caltrain steps

 

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Must be great to get paid millions of dollars for doing absolutely nothing:

Today Caltrain announced that it has negotiated an extension of the deadline for contractors to begin construction of the Peninsula Corridor Electrification Project while the agency awaits a decision from the Federal Transit Administration about the execution of a $647 million funding agreement. The contractors agreed to extend the deadline for four months, from March 1 to June 30.

The extension does not come without cost implications. Buying additional time from the contractors will likely require the utilization of up to $20 million in project contingency that otherwise would have been available for construction related expenses in the future.

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Under the blended plan, Caltrain and high-speed rail are supposed to share tracks and infrastructure. And yet, for completely inexplicable reasons, Caltrain is installing a PTC signal system incompatible with HSR.

The Caltrain PTC system is called CBOSS. It has already cost the agency over $230 million, a price far higher than comparable PTC projects elsewhere. One reason for the huge cost is that Caltrain elected to develop a custom, in-house system — and this is the inevitable result:

cboss

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Caltrain Frankentrain

The saga over incompatible platform height continues. Caltrain staff has given a preview of what the new bilevel commuter trains may look like. The design is as bad as feared:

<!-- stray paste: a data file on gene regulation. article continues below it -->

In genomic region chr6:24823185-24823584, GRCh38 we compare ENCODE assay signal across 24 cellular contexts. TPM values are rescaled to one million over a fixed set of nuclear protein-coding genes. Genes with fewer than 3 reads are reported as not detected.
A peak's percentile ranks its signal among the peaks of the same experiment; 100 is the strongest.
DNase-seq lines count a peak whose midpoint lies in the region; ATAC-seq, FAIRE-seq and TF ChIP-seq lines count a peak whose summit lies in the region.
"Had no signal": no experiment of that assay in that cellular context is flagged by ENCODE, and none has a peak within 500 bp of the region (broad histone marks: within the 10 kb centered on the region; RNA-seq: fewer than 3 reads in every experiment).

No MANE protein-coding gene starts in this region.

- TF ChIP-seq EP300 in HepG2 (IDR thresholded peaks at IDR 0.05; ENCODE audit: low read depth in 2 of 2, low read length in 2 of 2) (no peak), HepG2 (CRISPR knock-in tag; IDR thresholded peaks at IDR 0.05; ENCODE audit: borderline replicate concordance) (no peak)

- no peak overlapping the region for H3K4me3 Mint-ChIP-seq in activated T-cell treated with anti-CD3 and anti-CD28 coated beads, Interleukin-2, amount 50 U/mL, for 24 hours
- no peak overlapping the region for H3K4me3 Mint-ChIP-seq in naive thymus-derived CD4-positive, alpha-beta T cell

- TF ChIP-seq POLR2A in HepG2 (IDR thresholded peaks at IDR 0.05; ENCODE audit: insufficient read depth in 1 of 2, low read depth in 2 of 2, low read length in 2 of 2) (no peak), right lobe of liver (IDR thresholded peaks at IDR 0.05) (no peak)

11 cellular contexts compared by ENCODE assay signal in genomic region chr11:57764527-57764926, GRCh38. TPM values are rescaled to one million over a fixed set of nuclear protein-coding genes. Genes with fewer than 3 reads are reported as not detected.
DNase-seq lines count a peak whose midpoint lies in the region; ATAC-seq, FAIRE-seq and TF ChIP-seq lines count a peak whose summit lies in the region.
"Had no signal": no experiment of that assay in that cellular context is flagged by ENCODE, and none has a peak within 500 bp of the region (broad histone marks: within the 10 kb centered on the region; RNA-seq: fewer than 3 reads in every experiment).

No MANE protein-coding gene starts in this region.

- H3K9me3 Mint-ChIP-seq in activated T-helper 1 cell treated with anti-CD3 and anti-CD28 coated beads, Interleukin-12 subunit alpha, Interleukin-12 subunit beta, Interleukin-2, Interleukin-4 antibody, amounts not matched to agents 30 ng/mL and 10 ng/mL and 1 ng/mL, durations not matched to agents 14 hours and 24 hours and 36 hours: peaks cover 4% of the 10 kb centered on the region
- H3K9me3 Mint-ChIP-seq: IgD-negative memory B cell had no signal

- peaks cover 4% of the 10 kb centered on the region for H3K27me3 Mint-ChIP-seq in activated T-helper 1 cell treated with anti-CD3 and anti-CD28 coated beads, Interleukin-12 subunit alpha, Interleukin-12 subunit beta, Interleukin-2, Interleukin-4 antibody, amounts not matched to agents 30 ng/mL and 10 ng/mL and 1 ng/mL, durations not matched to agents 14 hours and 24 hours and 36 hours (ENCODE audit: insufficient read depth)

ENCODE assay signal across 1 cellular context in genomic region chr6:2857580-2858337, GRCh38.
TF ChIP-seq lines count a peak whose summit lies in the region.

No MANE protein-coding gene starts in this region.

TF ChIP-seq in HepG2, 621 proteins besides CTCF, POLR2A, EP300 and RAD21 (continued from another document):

bilevel2

 

Other blogs have already reported on problems this will cause for wheelchair and bike access, so I won’t go into that here. The really big issue that I have not seen mentioned is the dwell time.

Note how the high door would probably only be half-width. That is because having 4 wide doors reduces the structural integrity of the railcar. This will double the dwell time at the Transbay Terminal, and other busy stations. By comparison, BART’s next-generation railcars will have 3 double doors.

The constricted vestibule area also doesn’t help matters. Though if there is one silver lining, the crowded vestibule space precludes having on-board bathrooms — which is probably why staff wants to eliminate all the ADA bathrooms.

The thing is that “blending” commuter and high-speed rail isn’t exactly a new concept. It is done all over the world, and I struggle to find even one example where an agency took this approach for shared platform access. Well ok, there is one example: NJT and Acela — but that just goes to prove the point.

 

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Jim Hartnett

The Caltrain Board Member who wanted to ban bikes entirely from trains and presided over the Board during its most dysfunctional years is now Caltrain’s new General Manager.

Oh, my.

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CHSRA Platform Fail

As you probably know, Caltrain and the CHSRA are supposed to share infrastructure but can’t agree on a common platform height. The CHSRA train specification is for 1295mm (51″) floor height, That is much too high for Caltrain with its legacy 8″ platforms.

If you are wondering where the CHSRA came up with the 51″ number, the answer is that it was mainly a political decision. The FRA wanted California to use HSR rolling stock compatible with the NEC corridor (even though the NEC is thousands of miles away). When that idea proved impractical, the joint bid was dropped. And yet here we are, apparently stuck with the 51″ requirement.